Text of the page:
I am captivated by so many aspects of visual art, from an artist’s use of color to subtly create mood or to simply make me pause and say, “Wow!”
I’m drawn to lines and curves and the multifarious ways they are used with intention to intimate, or to define.
I enjoy juxtaposition in all its possible forms, the way it often points out things we may take for granted otherwise, the way it can be jarring to the senses, the way the often seeming discord can be stunning. I also love the creation of worlds and of characters.
Several of the artists here are illustrators whose work fly around this site do each of those things to varying degrees. I’m so excited that illustrator Russ Cox, who creates fascinating, oft quirky characters, has joined the flock.
“I have this craving to draw,” says Russ. “It has always been there. Toys, sports, etc. were not that interesting to me as a child. Not that I did not play sports or had toys, I did, but I was, still am, happiest when I am drawing and painting. I never really kept a journal so I think of my art as a visual journal of where I am in my life.”
From his own interesting inventions to the playful sketches he does as bookmarks, Russ’s work employs color, juxtaposition, lines and curves used to suggest and to define.
But mostly what calls to me in his work is the joy, the whimsical nature, and the way his characters are all a bit different. After all, I’m a misfit and the more time I spend with Russ’s wonderful illustrations, I find tenderness, curiosity, playfulness, companionship, and even a little awkwardness.
I see a bit of myself in every one of Russ’s characters. And I am reminded that, to some degree, that’s part of the true beauty of art, getting us to see ourselves in a different way and, in doing so, perhaps to see the world in a different way as well.
Below is a brief interview I had with Russ. I hope you enjoy his responses and his work as much as I do. Hey, his website is named Smiling Otis (after a cat who reminds me a little of another fictional, wide-grinned, mischievous feline), so you know he’s got a sense of humor and perhaps a penchant for the slightly askew.
“The people who create outside of the cute and perfect worlds always appeal to me,” says Russ. “If there was a twist to their art, I was sold.”
OTHER COOL BIRDS: I tend to ask everything this question, as it resonates with me as a writer. Young Adult author, Jacqueline Woodson says that writers tend to focus on the time in their lives they’re still working through. Is there an element of truth to Woodson’s claim as it relates to Visual Artists (or to your work)? If so, how?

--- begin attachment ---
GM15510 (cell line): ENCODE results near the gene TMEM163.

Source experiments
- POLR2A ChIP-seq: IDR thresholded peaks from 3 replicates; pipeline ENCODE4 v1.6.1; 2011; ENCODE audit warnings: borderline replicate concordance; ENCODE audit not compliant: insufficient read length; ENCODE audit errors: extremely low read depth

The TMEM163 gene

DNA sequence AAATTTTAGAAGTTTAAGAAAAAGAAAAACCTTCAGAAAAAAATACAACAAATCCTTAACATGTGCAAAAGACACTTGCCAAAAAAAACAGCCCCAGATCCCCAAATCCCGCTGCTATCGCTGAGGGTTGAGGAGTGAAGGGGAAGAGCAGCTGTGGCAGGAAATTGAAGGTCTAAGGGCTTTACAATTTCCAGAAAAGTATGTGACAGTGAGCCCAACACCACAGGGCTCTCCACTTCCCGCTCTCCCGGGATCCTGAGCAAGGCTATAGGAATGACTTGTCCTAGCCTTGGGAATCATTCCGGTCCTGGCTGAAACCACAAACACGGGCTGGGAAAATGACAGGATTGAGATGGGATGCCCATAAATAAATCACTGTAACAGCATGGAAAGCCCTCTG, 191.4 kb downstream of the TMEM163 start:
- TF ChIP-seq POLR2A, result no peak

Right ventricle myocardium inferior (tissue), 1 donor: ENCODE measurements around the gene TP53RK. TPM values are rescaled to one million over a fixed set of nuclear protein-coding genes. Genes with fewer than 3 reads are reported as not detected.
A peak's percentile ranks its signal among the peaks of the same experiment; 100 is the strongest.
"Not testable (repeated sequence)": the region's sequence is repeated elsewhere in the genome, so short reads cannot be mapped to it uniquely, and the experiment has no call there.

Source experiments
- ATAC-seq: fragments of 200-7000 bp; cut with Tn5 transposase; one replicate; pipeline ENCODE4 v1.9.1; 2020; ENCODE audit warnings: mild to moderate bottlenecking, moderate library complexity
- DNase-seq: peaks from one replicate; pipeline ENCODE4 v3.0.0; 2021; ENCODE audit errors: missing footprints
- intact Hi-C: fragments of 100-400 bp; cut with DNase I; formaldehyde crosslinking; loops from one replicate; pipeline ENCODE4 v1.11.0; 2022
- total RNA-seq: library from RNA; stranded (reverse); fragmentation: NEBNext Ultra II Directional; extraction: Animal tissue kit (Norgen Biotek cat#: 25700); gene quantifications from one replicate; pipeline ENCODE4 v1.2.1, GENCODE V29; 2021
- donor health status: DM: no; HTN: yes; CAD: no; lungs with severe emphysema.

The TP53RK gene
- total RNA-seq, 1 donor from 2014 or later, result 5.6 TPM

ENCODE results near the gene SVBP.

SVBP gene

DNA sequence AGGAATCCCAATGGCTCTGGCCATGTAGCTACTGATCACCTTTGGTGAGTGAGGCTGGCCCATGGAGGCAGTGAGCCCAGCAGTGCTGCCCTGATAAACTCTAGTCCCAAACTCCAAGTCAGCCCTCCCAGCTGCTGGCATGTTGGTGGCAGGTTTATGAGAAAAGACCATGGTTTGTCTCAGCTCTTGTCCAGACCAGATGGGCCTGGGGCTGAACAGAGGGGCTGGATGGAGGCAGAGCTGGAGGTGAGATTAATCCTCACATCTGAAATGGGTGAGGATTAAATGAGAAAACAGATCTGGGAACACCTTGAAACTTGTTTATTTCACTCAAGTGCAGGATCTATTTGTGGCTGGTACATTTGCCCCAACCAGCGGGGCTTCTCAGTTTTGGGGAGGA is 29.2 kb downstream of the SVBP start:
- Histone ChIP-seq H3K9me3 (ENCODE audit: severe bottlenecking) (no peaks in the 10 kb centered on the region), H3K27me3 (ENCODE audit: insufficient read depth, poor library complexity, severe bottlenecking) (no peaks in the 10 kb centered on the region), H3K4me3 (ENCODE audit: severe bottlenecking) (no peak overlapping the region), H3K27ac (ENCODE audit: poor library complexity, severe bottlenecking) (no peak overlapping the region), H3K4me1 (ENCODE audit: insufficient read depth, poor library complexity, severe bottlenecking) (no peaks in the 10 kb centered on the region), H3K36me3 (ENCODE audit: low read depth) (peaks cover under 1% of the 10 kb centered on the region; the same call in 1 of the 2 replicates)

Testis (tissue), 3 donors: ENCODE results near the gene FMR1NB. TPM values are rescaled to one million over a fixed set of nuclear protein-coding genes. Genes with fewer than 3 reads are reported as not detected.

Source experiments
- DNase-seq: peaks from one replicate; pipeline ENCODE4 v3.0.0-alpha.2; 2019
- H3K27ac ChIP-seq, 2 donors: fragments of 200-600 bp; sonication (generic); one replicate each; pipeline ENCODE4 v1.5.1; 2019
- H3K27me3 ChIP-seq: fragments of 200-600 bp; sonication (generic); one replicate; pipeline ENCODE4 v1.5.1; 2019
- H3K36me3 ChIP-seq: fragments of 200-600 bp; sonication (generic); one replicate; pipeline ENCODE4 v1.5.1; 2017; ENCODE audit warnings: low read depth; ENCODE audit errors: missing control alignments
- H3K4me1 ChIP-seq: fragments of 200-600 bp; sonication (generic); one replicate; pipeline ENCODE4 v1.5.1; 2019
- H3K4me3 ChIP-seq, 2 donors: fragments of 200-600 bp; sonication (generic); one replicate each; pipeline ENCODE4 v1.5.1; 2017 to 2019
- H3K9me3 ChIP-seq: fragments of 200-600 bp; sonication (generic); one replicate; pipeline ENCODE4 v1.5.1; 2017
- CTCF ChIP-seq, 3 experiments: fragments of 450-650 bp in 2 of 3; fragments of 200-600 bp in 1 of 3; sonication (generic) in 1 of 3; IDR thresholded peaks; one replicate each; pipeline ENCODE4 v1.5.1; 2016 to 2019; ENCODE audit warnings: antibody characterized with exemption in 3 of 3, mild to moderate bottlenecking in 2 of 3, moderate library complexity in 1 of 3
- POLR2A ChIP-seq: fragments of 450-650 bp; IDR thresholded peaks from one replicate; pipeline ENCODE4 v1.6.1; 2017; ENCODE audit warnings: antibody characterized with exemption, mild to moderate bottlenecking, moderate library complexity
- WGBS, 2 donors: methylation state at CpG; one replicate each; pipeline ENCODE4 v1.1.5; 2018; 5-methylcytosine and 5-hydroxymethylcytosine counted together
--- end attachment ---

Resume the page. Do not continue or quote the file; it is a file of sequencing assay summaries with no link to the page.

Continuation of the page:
RUSS COX: I think she is spot on. I know many of things I sketch and create for myself, seem to be based on events in childhood. There are many good things from that period in my life, but there are also some tough patches. I think creating is my therapy.
OCB: I have a soft spot for robots. What technique/media did you use to create “Robot” (see gallery below)?
RUSS: Robot and Pinocchio were created on the computer. I used Photoshop at that time, but moved to Manga Studio. I have found Manga Studio faster and better for digital painting for what I do.
The funny thing is that now I have moved back to traditional mediums. I missed having dirty hands from creating art.
OCB: Since you illustrate books for young readers (among other things), did you have a favorite illustration or illustrator when you were young (or now)? If so, why?
RUSS: There are a lot of artists that were an influence on me and my art. I am huge fan of Warner Bros. cartoons, especially Daffy Duck. The artists who worked on Mad, Creepy, and Famous Monsters magazines were favorites. Of course you have classic artists like Dali, Sergeant, Magritte, Sendak, Blair, Scary, Gorey, and Silverstein that I love.
OCB: You allude in your bio to acquiring an interest in music and art as you grew up and to playing your banjo now when not illustrating. What sort of relationship do you find between music and visual art? And do you ever find yourself generating ideas when you play or do you do it more for the sheer pleasure (I often find engaging in some other creative process or movement frees up thoughts and ideas)?
RUSS: We always had music playing in the house. My Aunt Deborah stayed with us when I was young. She was always playing The Beatles, Monkees, and other 60s bands or singers. Being from Tennessee, classic country music was ingrained into my soul, so the love of the banjo comes from that.
I think that all of the arts are tied together and work hand-in-hand with each other. I know if I am stuck, I can break out the banjo and play for a while. It seems to loosen up the mind and the ideas will usually flow.
OCB: If you could work on any project (a personal one, time traveling to work with another artist, etc.), what might it be and why?
RUSS: To be a fly on the wall while John Singer Sergent is painting would be treat. He never wastes a brush stroke and is a master painter. Talking color with Mary Blair would be equally as wonderful. As far as a project, hmmmmm, let’s see. I would say spending more time on what is bouncing around my head and getting that on paper. It would be hard to want to go back and work on something that already has been published. Those books are a classic for the writing and illustration, so I would not want to mess that up.
OCB: Any exciting projects coming up for which we should keep on the lookout?
RUSS: I am gearing up for the next Puppy Pirates book while getting some new dummies off to my agent for the submission process. There are some other things in the works but I cannot talk about them yet.